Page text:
For this nation really is not some shared destiny or some common shared prove­nance in the classical Athenian meaning. It holds no one together in some binding spontaneous fraternity. It is without any sympathetic fraternal promptings. It is treated as an orphan and a prize. Hence the general mercenary hurry. Sure, the tools of power here are often gravitated in mechanical mouthings about their devo­tion to the state, about the urges of patriot­ic zeal, about the fervent spirit to move the nation forward. But only that. We all know the reality.

 

This accursed isle is now confronted with its greatest crucible since the quon­dam imperial Britain planted a native colo­nialism in the mischievous guise of inde­pendence. This malady haunts us still. While governance once wore the mask of specious productive gestures, straining in dubious propagandist prattle to cultivate popularity and acceptance, this subsisting power alas, pretends no credible substanti­ation of its own existence. Even in its most despicable fraud, we cannot acknowledge its presence. It is a void in a transitory vac­uum. We acknowledge the space but we cannot see the power. We do not know who or what is there! It is this ghostly emptiness that traumatises us all now.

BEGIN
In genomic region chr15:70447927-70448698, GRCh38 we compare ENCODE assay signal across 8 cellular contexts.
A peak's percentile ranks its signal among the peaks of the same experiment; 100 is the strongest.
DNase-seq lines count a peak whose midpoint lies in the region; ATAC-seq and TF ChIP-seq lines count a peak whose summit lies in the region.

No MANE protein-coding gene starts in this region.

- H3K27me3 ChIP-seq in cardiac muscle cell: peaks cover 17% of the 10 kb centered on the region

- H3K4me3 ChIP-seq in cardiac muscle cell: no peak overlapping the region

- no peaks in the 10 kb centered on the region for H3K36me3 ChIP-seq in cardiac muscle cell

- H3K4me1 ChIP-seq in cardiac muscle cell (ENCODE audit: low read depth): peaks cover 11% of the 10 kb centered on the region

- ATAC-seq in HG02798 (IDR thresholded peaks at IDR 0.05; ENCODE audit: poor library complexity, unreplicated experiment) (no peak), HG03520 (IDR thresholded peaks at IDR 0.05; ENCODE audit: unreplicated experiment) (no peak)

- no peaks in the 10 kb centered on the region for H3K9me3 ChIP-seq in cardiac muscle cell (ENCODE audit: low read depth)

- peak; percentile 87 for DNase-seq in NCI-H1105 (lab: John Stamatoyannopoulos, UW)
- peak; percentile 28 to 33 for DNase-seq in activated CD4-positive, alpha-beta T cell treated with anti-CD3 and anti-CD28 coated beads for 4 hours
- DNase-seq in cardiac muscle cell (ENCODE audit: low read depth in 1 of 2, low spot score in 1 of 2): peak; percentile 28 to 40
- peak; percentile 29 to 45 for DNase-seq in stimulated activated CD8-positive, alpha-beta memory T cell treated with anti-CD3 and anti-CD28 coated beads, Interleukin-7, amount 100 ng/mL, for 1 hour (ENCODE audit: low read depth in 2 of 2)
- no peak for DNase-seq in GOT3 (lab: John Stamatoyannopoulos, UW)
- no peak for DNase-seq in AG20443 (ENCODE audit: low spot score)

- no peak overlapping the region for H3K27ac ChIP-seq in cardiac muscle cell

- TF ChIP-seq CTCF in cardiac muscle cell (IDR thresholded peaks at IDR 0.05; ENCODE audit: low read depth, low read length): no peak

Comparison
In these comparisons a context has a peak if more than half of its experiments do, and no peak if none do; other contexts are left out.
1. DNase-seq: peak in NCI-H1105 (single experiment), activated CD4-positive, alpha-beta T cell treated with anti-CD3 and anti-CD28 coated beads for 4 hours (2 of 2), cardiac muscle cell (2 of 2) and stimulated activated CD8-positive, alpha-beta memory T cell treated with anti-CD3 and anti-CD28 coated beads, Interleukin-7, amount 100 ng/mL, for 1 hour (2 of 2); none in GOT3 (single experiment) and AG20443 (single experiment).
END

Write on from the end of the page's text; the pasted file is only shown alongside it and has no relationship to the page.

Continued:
The origin of the present national rivening does not require a cognoscenti. It is an open book. Spurned and reject­ed by an alert people, spurred by a vin­dictive fury, a virulent atavistic character who by some unknowable logic of heav­en had twice misruled this nation, foist­ed on a captive people a broken down, decrepit ghostly frame from the womb of Mohammedanism.

 

The reluctant impostor, he of the dis­tant, solitary emptiness etched in vacu­ous fragility, quickly graduated into sick­ly, wobbly ghoulishness. We see a spec­tre and not the man! Sinking in and out of a legion of paralytic enfeeblement, his diseased frame was hidden for a while by artless contrivances and Soviet era convoluted tales. No more.